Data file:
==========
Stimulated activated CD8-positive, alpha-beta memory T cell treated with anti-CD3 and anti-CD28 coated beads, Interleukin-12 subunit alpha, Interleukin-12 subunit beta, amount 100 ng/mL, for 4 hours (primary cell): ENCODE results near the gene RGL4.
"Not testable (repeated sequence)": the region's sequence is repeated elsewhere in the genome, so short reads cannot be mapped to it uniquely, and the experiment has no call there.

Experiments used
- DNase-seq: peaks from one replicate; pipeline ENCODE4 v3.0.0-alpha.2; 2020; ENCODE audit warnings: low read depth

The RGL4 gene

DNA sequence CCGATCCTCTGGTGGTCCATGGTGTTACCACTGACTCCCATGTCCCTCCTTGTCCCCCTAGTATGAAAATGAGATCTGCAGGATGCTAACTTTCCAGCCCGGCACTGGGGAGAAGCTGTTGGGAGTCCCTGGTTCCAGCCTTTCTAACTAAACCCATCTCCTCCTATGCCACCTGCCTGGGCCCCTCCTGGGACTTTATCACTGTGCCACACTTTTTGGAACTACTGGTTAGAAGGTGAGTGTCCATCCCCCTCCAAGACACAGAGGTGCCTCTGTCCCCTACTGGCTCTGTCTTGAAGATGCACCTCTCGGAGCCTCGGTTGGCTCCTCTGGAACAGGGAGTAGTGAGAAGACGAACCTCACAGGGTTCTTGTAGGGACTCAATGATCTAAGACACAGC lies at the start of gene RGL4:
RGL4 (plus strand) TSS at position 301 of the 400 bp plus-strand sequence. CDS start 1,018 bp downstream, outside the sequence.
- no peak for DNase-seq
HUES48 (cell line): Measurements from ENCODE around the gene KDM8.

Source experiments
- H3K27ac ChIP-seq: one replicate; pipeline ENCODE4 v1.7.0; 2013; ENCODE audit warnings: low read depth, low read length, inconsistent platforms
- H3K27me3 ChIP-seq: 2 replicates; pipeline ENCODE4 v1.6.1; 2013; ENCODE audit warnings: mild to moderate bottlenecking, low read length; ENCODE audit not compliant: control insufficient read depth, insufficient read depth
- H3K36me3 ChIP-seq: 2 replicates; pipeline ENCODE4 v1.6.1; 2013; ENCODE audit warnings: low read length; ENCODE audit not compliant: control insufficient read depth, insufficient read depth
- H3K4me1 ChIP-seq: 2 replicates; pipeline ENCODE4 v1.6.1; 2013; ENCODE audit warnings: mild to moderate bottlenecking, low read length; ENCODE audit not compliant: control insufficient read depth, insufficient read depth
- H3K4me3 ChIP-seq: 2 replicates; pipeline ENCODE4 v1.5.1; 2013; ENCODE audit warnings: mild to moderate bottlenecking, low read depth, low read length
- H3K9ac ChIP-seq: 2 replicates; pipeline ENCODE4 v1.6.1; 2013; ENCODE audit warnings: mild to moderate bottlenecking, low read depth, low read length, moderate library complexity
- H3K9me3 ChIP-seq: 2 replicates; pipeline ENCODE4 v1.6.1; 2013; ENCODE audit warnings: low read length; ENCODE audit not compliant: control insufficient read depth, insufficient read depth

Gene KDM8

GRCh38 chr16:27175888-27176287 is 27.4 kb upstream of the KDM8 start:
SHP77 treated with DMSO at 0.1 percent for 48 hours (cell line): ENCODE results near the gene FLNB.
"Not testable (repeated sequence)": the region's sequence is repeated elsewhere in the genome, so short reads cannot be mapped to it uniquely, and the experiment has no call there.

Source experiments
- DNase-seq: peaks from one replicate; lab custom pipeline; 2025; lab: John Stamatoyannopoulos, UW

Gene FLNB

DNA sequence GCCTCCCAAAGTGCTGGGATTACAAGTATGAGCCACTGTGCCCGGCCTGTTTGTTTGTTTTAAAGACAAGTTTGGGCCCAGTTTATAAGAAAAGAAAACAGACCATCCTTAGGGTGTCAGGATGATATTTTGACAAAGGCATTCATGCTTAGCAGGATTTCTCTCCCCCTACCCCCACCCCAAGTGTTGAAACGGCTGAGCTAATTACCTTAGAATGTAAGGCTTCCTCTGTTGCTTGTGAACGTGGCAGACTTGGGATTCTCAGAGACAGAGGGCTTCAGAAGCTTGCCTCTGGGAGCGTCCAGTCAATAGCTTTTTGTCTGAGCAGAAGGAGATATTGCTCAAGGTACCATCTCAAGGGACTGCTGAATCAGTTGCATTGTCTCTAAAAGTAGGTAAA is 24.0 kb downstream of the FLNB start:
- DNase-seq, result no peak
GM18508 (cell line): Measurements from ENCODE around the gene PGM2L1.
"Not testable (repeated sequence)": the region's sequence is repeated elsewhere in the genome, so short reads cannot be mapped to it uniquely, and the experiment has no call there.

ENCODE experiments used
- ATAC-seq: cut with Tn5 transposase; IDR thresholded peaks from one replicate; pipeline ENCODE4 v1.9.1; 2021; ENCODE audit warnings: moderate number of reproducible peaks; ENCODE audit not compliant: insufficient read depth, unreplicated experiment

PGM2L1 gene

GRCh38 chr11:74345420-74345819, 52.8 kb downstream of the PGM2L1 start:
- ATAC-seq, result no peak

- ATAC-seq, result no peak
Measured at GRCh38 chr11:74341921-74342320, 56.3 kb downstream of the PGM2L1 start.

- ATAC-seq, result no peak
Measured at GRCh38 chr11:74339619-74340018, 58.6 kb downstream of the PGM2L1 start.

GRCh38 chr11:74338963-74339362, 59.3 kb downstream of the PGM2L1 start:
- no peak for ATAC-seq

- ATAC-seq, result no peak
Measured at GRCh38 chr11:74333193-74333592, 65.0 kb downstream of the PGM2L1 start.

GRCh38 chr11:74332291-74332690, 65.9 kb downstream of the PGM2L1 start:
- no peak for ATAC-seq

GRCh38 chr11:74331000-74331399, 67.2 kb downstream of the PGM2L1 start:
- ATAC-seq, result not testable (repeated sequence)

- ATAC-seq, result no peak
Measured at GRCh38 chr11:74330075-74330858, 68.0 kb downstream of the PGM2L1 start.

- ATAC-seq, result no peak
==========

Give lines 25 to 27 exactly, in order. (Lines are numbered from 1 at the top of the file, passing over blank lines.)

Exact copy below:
DNA sequence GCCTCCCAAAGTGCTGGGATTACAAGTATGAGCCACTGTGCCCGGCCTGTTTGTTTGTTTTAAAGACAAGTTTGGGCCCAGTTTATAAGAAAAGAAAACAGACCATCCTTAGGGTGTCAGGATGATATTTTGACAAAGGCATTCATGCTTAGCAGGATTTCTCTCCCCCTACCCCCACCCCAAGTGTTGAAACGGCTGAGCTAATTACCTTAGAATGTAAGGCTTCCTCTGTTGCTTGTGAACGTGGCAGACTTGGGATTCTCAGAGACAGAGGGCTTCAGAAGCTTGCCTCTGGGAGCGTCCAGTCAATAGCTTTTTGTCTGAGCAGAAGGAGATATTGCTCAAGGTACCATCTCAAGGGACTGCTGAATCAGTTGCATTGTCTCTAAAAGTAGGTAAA is 24.0 kb downstream of the FLNB start:
- DNase-seq, result no peak
GM18508 (cell line): Measurements from ENCODE around the gene PGM2L1.